Monday, January 9, 2012

Times Two

Done.  I really get bored doing the second one.

Both threads are Lizbeth #30

I suppose that is why my sock knitting days ground to a sudden halt after several scores, if not hundreds of seconds. I have actually given away all my knitting supplies.  Now that the kids have limited their families, I have heaved a sigh of relief!

I felt guilty for a while that I was not picking up the needles... figure that!

Now that the socks are done, I believe I have time for two blue dragons, which I shall treat at the end to a lovely glue bath in order to make them strong for little fingers!

Question.  Do you find that using the self-threading needles is difficult when you are using #30 thread or smaller?  

I do, so I looked through my supplies and found these, but I do not know what they are called, and I have only a few. I will need to purchase more.

They seem to bend very quickly, just beneath the eye, and then break .  But, they are lovely and sharp, and the hole is large enough for the thread.

Since I always have my tatting with me and I have the needle in my kit, when I pass a fabric store I will be able to identify the type of needle.  But I was wondering if anyone has the name right there...


  1. The socks look great!! You and needles what are we going to do with you!?! Say hi to NN for me!!

  2. Hi Kel! NN says a big, jolly HELLO!
    Fox : )

  3. pretty socks.
    the needles look like they might be crewel, or embroidery needles.

  4. I use regular needles and a needle threader, cheap.

  5. Thank you, Ladytats and CM. i looked up 'needles' and I think these are:

    Chenille: These are similar to tapestry needles but with large, long eyes and a very sharp point to penetrate closely woven fabrics. Useful for ribbon embroidery.

    And yes, they are very, very inexpensive! Just over a dollar, I think I paid for the little package I have of about 10. And I do not need a threader as the eye is lovely and large.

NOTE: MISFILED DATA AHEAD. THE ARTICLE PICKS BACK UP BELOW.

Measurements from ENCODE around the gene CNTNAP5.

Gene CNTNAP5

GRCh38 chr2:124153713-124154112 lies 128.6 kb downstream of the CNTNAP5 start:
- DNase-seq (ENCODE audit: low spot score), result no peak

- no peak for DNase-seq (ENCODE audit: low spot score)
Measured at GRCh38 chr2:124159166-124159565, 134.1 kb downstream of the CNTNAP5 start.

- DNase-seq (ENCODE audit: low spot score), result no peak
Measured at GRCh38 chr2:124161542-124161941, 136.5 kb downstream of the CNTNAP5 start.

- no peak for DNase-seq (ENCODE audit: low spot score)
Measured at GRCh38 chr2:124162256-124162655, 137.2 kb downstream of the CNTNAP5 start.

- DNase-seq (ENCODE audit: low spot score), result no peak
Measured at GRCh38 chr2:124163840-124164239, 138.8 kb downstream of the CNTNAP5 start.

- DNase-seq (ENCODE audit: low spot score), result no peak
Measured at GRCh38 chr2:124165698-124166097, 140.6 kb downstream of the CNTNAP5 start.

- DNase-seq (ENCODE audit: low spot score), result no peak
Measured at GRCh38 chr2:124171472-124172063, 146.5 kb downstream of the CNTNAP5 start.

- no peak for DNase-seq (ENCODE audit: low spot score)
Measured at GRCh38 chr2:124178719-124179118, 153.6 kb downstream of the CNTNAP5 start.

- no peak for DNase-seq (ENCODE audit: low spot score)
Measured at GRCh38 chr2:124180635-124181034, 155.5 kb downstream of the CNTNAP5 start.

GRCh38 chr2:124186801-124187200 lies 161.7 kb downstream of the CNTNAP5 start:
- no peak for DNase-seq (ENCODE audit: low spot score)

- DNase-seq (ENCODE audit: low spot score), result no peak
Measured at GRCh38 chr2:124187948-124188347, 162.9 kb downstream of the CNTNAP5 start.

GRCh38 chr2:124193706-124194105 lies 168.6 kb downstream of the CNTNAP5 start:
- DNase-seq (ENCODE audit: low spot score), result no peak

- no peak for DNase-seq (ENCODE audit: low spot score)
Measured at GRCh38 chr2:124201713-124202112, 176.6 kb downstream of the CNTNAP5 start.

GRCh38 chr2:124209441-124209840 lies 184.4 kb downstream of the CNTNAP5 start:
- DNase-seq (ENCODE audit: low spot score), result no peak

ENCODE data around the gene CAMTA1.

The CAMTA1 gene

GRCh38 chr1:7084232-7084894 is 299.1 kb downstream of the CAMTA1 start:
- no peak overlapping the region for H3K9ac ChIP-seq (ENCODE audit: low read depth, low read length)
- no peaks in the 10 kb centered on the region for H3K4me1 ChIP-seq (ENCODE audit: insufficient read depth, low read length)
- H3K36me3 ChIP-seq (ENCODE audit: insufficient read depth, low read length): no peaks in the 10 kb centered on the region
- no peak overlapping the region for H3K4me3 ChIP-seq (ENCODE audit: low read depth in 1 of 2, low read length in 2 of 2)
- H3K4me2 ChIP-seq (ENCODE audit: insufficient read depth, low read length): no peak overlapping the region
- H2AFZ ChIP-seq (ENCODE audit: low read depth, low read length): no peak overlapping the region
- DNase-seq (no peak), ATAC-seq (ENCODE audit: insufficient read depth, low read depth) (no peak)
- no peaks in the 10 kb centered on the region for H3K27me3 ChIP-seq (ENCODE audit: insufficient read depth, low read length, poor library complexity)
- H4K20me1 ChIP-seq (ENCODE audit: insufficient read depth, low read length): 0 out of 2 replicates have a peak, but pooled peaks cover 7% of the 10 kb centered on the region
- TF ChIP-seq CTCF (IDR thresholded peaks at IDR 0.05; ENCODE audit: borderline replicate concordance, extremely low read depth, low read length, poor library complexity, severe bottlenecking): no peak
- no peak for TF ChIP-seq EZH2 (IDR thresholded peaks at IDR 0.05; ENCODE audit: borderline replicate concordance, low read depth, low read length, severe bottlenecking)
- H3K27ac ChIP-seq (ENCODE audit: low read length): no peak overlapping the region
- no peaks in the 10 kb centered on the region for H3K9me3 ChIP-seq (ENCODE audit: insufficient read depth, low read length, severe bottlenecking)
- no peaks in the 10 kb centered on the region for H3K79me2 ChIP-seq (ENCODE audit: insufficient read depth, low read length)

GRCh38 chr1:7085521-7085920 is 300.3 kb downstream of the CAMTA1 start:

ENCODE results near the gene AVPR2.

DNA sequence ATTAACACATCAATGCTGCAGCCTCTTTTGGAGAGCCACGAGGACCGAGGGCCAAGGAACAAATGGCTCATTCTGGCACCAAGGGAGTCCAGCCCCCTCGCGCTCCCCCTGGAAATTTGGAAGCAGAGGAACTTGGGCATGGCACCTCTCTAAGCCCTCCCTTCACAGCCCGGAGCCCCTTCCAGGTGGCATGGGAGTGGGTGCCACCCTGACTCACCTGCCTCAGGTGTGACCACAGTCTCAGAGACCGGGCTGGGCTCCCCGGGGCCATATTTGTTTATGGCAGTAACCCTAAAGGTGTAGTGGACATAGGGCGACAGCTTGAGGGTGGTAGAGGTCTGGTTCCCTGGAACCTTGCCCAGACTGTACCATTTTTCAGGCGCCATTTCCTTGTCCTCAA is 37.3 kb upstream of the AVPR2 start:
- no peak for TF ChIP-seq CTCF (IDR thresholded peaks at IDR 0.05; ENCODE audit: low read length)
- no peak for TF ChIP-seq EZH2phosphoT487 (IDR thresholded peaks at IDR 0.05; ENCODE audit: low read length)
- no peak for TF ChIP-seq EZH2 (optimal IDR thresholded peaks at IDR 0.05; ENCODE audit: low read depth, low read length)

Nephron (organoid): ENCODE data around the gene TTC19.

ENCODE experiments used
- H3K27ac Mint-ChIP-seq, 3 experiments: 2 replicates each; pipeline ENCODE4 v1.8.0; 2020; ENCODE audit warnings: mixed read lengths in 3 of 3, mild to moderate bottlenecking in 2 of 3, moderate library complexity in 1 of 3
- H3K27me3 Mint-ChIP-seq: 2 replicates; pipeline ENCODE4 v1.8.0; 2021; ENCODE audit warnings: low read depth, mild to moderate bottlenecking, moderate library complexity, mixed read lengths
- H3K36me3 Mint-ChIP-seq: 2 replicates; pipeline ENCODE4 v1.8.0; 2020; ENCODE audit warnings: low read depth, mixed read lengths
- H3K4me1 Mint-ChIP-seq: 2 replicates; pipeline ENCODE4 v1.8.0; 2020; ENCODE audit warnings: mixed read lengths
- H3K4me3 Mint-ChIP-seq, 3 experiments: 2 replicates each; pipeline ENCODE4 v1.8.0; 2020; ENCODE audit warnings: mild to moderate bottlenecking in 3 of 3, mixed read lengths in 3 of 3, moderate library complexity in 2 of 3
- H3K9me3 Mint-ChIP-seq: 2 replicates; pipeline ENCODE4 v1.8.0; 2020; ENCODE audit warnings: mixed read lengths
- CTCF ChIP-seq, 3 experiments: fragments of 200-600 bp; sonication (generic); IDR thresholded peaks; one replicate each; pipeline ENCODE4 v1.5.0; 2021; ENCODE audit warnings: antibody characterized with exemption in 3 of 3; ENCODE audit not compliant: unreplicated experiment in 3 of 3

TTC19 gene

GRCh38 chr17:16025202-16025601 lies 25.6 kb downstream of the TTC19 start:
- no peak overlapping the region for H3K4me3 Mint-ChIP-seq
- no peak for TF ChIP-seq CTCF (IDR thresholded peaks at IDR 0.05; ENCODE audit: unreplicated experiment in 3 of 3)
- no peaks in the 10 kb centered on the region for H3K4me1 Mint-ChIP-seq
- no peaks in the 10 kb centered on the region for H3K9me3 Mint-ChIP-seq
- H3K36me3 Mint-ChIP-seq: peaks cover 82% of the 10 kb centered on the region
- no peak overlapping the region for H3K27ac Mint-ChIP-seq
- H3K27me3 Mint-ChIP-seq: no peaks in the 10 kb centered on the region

Fox : )

  6. Ever since my counted cross-stitch days back in the 1980s, I've preferred to use long-eyed needles for ALL my hand-sewing projects (even quilting!), basically because they are so easy to thread. I do use a needle threader, but one of those flattened metal 'hook' types. I just push the threader through the eye and simply lay the thread over the threader and pull the thread through the eye. I use a DMC three-in-one, but I remove the wire threader from it, as I don't need it.

    My needles are #26 tapestry, and indeed they can break, but they're good for 'up to' size 50 thread. I still don't know how tatters hide the ends in size 70 thread on up!

    You really DID give up on knitting! I don't do that much anymore, but I still have a ton of supplies and books!

    The socks are colorful, and the 'glue-dipped' dragons will be great playmates!

  7. I like to use hand quilting needles myself. I got a pack of assorted ones, tried a few out, and found one larger one that works well for sizes 20 and 30 threads, and a smaller one that is good for 40-80; I put these in a separate compartment of the compact so I can always grab them. I've been using the same ones for over a decade now and never had a problem with breaking or bending, although I do occasionally have to run them through an emery bag to keep the points nice.

  8. The socks look wonderful! I've never tried a self-threading needle. It's just not something I think about. Maybe I'll look for them the next time I go shopping... just so I can give you some input. : )

  9. Diane - Thanks! Check your e-mail before you go shipping! Fox ; ))

  10. Hi Fox,

    Beautiful socks, shes going to look gorgeous with those socks on.

  11. The socks are cute, lovely color. Bored on the 2nd one, oh, my! :) That's why I don't edge pillowcases and such very often. I'm looking forward to seeing your dragons. One has been requested of me but I haven't started it yet.